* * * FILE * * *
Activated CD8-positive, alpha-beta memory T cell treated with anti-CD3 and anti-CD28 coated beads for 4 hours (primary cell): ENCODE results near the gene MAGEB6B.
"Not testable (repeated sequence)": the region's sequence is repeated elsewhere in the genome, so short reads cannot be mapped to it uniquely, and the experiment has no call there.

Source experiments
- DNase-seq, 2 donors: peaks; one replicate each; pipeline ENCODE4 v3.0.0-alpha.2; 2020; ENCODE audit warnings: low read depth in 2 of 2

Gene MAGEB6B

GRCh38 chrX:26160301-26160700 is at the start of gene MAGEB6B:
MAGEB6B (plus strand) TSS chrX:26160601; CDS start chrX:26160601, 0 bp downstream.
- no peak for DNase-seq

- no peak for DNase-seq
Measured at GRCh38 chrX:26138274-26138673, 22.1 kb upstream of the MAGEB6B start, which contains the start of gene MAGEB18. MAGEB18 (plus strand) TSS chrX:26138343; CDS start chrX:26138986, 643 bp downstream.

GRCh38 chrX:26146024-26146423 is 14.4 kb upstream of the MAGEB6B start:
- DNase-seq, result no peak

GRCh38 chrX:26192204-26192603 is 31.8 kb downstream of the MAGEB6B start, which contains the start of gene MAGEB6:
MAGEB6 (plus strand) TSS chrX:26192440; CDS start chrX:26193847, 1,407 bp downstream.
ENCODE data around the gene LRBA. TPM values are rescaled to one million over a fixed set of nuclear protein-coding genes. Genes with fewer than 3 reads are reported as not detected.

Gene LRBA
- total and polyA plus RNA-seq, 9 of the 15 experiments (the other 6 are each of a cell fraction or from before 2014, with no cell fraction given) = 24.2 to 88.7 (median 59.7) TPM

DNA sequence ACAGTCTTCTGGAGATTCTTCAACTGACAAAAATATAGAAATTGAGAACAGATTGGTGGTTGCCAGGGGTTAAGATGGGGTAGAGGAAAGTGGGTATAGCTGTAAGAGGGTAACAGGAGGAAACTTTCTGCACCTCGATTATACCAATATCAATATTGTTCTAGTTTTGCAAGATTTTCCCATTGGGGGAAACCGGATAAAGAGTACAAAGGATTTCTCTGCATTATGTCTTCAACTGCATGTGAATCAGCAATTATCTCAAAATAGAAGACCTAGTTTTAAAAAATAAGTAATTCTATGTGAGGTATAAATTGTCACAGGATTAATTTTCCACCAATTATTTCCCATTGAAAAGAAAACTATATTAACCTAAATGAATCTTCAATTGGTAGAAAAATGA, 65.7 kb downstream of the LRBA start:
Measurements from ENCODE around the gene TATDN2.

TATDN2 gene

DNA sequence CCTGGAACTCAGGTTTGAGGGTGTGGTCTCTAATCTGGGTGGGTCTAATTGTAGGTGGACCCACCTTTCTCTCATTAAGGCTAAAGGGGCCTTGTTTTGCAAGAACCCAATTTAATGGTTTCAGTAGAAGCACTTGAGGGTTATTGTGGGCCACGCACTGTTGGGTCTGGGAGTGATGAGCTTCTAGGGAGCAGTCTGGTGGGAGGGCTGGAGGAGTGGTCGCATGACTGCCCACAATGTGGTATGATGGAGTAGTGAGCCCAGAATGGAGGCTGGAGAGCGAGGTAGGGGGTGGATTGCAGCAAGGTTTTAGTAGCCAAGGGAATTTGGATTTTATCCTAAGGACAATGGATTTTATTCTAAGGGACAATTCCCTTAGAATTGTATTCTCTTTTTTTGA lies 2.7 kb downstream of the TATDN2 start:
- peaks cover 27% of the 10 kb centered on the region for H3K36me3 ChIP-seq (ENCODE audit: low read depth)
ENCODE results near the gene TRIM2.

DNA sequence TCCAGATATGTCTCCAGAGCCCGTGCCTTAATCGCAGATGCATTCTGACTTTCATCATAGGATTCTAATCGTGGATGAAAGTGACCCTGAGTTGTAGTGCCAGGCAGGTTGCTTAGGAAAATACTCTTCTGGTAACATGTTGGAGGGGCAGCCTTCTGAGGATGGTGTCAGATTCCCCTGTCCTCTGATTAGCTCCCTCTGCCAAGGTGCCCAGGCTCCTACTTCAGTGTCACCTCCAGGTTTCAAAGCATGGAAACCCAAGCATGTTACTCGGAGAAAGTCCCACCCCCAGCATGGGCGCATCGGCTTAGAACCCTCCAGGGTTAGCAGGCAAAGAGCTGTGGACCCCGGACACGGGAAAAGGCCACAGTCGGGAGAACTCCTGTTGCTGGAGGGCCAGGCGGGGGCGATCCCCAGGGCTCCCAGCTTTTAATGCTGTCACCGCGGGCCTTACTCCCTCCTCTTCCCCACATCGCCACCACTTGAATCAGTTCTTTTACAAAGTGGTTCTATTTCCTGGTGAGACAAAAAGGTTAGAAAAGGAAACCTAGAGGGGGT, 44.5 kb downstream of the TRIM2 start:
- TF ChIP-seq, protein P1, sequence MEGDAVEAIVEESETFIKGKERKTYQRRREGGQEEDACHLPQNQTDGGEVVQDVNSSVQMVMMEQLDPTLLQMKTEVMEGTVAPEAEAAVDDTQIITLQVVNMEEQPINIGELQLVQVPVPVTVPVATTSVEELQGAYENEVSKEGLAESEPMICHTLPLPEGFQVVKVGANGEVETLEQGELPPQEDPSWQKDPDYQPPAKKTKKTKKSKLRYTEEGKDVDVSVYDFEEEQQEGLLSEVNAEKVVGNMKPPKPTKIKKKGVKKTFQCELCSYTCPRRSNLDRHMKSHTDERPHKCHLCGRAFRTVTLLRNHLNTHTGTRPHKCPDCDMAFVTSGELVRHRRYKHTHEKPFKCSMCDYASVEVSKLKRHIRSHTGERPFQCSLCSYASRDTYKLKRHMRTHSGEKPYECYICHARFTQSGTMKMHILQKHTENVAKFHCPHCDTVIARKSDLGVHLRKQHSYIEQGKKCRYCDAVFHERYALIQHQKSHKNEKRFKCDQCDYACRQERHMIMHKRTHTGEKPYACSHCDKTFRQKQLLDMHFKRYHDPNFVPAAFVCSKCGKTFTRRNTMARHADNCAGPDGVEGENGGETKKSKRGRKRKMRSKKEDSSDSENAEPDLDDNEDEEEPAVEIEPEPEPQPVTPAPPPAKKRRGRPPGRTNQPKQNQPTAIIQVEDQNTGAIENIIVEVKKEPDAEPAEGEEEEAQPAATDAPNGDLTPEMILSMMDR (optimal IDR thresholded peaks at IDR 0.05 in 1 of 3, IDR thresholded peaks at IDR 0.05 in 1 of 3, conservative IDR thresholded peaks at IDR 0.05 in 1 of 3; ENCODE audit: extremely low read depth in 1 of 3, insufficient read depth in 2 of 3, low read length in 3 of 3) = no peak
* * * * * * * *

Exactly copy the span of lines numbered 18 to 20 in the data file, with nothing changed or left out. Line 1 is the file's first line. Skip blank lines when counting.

DNA sequence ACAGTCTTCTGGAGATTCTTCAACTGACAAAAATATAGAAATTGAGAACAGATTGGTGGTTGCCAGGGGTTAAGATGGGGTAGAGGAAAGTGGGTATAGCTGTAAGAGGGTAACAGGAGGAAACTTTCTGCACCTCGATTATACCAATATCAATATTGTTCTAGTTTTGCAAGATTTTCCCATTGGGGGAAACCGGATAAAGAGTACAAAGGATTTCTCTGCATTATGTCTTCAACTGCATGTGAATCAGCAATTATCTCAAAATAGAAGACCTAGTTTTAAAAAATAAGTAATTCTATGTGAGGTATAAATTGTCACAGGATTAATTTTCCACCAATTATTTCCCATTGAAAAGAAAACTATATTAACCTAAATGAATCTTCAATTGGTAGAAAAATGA, 65.7 kb downstream of the LRBA start:
Measurements from ENCODE around the gene TATDN2.

TATDN2 gene